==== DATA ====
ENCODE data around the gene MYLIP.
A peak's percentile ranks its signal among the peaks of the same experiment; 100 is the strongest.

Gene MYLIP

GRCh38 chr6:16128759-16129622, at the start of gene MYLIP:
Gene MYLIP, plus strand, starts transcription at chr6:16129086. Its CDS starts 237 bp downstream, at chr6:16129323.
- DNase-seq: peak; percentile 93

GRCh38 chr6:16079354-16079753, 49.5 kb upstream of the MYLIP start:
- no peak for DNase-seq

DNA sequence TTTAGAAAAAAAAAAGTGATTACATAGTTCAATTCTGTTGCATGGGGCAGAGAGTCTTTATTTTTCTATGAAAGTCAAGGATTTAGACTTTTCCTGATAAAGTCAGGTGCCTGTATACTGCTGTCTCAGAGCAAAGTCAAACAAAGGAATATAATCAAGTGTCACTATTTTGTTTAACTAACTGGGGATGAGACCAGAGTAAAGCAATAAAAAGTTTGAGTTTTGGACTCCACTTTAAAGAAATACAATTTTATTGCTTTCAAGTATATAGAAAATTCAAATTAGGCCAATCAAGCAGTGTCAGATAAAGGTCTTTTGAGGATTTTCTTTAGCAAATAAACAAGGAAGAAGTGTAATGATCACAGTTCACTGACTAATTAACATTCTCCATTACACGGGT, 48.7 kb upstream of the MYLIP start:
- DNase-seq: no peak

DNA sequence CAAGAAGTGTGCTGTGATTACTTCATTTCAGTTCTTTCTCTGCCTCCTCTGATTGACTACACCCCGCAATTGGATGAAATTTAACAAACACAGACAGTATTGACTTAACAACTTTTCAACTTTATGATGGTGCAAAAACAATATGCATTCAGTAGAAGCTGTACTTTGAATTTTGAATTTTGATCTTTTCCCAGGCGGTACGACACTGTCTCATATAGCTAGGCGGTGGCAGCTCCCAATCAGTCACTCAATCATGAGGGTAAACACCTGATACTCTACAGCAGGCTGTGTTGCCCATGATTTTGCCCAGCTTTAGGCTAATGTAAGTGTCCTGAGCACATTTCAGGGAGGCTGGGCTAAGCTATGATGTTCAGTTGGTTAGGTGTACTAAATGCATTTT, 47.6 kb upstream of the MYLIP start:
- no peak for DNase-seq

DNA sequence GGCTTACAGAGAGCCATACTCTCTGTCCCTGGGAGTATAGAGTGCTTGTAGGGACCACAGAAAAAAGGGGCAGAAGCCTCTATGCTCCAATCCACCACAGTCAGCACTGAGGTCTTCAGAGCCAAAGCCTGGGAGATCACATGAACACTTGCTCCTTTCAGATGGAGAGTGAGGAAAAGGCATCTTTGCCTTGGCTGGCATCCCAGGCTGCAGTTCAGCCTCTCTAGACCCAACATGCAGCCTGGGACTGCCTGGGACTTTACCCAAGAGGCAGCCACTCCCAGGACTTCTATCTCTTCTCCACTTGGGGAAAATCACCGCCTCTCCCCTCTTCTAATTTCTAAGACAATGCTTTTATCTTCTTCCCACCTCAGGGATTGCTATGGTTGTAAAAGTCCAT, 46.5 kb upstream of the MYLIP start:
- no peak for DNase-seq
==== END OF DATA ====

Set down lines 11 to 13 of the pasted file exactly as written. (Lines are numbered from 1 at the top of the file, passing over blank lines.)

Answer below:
DNA sequence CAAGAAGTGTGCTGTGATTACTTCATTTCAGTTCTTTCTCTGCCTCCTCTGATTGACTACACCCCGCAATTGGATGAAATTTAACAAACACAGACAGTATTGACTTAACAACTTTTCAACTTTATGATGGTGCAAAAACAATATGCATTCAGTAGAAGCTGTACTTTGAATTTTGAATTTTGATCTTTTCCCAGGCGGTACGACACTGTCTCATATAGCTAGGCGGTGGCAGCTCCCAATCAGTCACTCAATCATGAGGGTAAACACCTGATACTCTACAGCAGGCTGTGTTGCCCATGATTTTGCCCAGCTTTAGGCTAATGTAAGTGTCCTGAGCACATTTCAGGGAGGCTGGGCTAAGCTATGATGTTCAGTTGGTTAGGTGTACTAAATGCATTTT, 47.6 kb upstream of the MYLIP start:
- no peak for DNase-seq

DNA sequence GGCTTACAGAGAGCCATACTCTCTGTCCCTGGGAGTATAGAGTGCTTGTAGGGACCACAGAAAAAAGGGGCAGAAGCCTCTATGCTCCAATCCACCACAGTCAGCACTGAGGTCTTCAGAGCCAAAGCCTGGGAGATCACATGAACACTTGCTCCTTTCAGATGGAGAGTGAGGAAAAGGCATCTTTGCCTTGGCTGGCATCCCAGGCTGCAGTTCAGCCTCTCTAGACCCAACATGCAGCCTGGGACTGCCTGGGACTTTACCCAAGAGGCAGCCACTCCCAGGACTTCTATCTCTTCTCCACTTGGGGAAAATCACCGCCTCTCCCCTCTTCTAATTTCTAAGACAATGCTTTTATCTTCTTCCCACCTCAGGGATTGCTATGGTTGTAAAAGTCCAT, 46.5 kb upstream of the MYLIP start: